Neues Palais, Potsdam

Under heavy renovation and possibly finished by 2016, The Neues Palais (or new palace) in Potsdam is one of the more impressive structures in the area. Parts of Potsdam are basically a suburb of immense palaces, now nearly all museums.  There are many excellent books available on the many palaces and the area itself.
The Neues Palais wasn't meant as a home for the King when it was completed in 1769 but rather as official state apartments for entertaining other royals and ambassadors. Therefore it was built to impress and not necessarily be very homey for the monarch who retained a small apartment in the palace.
Opposite the palace (above) are the Communs (seen below), creating an entry courtyard. The Communs held the kitchens, service spaces, and offices for the palace - a sort of 'downstairs' if you will. The king had underground passages built connect the Palais to the Communs so servants could get between the buildings unseen but also undeterred by weather.
The ornate interiors are astounding. Designed in the Baroque style favored by the king they're beginning to show traces of upcoming Neoclassicism. Frederick the Great didn't like the strict lines of Neoclassicism so you have to look hard though!
The palace was originally designed by Johann Gottfried Buring.  Buring had completed other buildings in Potsdam for the king but was fired from the job after it was started after disagreements on the palace facade. Perhaps Buring wanted to bring in the 'new' Neoclassicm.
 I don't know, I think some of the rooms look pretty Neoclassical to me, wouldn't you agree? They could have been remodeled at a later date.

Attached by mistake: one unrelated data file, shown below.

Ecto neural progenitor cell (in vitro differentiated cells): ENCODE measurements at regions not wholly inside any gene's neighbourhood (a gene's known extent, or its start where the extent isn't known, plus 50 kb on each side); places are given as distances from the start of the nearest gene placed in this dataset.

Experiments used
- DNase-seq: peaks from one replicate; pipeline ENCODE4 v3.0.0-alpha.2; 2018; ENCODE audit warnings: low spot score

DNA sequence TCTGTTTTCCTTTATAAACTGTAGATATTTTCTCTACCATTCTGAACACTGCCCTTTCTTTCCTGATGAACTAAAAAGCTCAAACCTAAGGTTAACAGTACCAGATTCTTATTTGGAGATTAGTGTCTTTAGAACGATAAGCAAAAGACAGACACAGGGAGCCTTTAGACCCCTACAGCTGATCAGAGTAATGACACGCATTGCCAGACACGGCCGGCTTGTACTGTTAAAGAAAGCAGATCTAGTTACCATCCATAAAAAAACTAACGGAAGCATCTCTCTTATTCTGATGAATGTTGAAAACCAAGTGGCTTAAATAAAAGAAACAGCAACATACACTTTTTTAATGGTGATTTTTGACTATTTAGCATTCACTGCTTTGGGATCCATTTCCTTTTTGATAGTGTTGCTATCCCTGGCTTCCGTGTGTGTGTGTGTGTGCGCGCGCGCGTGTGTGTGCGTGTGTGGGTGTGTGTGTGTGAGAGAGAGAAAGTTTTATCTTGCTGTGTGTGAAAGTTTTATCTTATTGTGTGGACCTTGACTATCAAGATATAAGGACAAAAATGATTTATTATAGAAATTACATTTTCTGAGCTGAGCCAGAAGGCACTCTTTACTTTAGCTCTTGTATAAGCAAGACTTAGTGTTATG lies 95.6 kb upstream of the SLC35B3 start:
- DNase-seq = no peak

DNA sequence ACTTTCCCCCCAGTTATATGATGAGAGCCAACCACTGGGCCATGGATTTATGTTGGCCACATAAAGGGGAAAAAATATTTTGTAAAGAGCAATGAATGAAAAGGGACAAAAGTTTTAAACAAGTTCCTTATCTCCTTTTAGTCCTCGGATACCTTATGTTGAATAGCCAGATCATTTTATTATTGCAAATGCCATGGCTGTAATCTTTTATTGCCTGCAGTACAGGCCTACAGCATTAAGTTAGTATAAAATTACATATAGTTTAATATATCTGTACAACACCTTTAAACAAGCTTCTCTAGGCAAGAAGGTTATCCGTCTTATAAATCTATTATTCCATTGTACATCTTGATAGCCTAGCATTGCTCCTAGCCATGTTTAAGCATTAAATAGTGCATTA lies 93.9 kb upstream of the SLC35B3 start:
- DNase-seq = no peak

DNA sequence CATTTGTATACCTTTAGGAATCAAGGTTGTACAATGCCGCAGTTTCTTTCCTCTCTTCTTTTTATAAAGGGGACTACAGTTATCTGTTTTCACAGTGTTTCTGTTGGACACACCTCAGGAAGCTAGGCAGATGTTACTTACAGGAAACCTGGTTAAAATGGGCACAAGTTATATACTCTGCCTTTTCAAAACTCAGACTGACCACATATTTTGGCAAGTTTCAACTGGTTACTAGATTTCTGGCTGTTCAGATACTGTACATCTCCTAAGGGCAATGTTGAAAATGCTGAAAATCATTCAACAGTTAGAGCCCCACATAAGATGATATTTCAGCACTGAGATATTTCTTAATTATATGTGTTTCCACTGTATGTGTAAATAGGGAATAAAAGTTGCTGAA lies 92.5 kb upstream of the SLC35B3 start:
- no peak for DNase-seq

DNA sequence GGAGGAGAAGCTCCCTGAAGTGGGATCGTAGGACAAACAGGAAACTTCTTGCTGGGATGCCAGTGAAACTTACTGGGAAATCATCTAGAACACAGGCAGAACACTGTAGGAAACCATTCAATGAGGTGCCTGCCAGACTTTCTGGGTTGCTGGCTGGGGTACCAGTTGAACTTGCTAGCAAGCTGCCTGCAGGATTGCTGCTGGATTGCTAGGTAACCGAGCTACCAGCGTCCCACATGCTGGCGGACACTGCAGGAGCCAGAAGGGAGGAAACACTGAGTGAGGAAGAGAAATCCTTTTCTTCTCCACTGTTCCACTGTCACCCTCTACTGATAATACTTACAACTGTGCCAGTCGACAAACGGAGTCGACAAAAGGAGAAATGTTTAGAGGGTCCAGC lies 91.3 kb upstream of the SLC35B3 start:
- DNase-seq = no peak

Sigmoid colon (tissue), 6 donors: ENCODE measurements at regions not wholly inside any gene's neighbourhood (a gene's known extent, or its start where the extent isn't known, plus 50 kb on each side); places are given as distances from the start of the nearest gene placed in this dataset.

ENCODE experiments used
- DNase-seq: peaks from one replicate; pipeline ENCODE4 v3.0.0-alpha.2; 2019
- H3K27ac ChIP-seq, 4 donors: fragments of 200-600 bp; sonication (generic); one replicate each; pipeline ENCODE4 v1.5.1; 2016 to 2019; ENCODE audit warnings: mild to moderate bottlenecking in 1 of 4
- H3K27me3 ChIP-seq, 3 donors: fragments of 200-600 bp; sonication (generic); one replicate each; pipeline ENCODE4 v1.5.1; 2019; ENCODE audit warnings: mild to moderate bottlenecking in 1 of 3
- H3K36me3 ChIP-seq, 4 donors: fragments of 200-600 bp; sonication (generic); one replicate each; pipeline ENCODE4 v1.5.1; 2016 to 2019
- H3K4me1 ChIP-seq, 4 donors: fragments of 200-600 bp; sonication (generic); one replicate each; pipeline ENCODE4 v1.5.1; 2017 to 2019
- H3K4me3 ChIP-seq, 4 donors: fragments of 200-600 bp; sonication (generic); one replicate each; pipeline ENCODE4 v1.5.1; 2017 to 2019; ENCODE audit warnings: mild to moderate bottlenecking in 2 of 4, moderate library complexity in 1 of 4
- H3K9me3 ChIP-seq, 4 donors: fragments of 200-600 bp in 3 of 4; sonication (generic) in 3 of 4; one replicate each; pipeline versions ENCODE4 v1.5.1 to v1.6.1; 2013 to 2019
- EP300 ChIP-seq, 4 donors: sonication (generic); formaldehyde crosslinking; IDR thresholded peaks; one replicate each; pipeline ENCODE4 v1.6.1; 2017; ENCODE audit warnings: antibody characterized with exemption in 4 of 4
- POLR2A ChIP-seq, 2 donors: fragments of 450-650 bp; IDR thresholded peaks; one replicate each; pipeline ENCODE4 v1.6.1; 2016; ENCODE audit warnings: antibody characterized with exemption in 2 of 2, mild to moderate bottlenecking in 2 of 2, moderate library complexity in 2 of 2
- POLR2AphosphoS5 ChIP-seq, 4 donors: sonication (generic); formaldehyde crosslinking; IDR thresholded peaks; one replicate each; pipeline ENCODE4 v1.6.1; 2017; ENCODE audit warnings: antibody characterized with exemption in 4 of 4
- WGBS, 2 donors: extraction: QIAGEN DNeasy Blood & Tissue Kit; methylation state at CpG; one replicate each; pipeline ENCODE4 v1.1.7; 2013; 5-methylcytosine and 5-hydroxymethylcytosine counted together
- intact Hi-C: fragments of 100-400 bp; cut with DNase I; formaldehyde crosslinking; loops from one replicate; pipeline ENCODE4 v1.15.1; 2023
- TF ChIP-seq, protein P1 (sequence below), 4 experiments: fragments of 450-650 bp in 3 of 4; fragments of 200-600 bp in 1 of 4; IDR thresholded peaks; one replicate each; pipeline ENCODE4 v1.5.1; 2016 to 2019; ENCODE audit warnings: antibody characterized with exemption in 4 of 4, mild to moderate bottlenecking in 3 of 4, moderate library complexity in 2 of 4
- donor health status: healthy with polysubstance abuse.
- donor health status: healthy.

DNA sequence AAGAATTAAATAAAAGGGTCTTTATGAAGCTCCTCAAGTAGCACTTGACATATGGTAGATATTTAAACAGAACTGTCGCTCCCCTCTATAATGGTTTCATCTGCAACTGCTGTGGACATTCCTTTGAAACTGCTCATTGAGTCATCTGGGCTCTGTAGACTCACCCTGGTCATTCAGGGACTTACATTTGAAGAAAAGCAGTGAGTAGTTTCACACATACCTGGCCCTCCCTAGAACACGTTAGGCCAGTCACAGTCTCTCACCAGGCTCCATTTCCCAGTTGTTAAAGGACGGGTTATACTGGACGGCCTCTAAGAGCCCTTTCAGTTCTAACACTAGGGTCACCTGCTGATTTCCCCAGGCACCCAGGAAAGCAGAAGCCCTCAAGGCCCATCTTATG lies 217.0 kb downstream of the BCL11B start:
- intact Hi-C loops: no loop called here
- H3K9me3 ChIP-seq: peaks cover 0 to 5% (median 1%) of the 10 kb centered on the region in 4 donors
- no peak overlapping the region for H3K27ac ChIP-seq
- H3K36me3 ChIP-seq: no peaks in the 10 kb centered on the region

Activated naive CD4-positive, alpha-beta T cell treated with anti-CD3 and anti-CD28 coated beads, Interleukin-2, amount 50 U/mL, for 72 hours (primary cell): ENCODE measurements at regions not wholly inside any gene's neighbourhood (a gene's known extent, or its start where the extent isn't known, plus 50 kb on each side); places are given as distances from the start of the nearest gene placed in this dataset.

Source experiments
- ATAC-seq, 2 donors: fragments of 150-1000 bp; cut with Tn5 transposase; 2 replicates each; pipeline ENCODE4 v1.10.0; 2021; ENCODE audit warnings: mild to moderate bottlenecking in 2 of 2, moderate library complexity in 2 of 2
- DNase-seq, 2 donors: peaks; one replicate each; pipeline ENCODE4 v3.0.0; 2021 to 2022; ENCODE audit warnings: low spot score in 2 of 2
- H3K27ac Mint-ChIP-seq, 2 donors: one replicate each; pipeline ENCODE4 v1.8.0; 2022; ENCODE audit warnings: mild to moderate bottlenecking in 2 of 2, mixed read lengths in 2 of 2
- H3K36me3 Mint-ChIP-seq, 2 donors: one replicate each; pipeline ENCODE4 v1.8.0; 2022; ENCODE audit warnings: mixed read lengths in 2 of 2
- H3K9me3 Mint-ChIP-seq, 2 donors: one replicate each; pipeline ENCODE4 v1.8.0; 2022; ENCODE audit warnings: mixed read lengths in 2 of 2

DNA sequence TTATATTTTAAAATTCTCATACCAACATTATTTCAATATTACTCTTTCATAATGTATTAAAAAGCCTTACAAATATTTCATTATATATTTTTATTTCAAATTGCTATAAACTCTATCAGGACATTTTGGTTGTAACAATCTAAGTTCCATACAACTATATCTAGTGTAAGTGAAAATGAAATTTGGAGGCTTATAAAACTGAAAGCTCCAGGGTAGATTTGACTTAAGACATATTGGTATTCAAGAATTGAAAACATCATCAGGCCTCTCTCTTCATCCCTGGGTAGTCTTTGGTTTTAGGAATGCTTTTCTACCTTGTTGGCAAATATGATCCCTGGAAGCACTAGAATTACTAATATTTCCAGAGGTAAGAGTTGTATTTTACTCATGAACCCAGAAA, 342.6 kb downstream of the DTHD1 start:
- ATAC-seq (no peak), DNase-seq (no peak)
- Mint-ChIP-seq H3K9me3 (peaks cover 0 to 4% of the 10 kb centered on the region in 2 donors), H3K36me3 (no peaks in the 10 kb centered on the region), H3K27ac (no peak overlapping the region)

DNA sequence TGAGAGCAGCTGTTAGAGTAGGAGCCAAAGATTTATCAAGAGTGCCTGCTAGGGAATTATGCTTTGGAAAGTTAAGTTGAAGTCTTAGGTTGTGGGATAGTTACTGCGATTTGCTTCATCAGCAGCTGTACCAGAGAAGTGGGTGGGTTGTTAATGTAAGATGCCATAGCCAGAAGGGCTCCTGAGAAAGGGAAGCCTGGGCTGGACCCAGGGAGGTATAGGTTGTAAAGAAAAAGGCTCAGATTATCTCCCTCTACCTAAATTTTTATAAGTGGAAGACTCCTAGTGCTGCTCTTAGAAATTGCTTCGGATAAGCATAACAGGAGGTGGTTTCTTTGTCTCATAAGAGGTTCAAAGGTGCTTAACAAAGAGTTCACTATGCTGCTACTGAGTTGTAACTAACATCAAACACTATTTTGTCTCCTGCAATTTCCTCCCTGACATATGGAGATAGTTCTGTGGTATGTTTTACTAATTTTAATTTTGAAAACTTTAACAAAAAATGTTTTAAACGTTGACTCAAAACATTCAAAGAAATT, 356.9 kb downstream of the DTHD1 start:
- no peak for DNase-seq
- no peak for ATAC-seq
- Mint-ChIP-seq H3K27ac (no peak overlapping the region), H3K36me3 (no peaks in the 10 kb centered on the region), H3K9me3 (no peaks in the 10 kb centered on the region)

The floors in the palace are stunning. The parquet floor above looks absolutely modern to my eyes.
 Carl von Gontard took over construction of the palace after Buring's dismissal.
 The salon above is really interesting -I love how the treatment continues to the ceiling.
Almost a sort of garden room. Also notice the modern light fixtures which are hung holding all of the modern necessities like security.
While these modern fixtures might seem strange to some, I like that they don't damage any of the delicate walls and finishes and stand separate and discreet as their own 'thing'. Europeans do this exceptionally well.
 More gorgeous parquet floors, almost like fine furniture.
 After awhile all of these grand rooms start to look the same; gold, gold, and more gold.
 I think we need to bring back the use of bed niches.
I imagine particularly in the 18th century Germany the alcoves felt really cozy and warm before central heating.
 More gorgeous painted paneling - chinoiserie here. No gold here!
The palace was later used by successive monarchs as a full time residence and it was therefore renovated with modern conveniences. I love the Victorian heat grate above.
But not all of the rooms are gold. A number of rooms are silver gilded like the bedroom below. I suppose the silver would reflect candlelight just as well if not better than the gold gilding.
As always thanks so much to my Australian penpal Neil for supplying us with these gorgeous images from his travels. If you find yourself in Berlin a visit out to Potsdam is really heavily encouraged: read more about visiting Potsdam palaces here.

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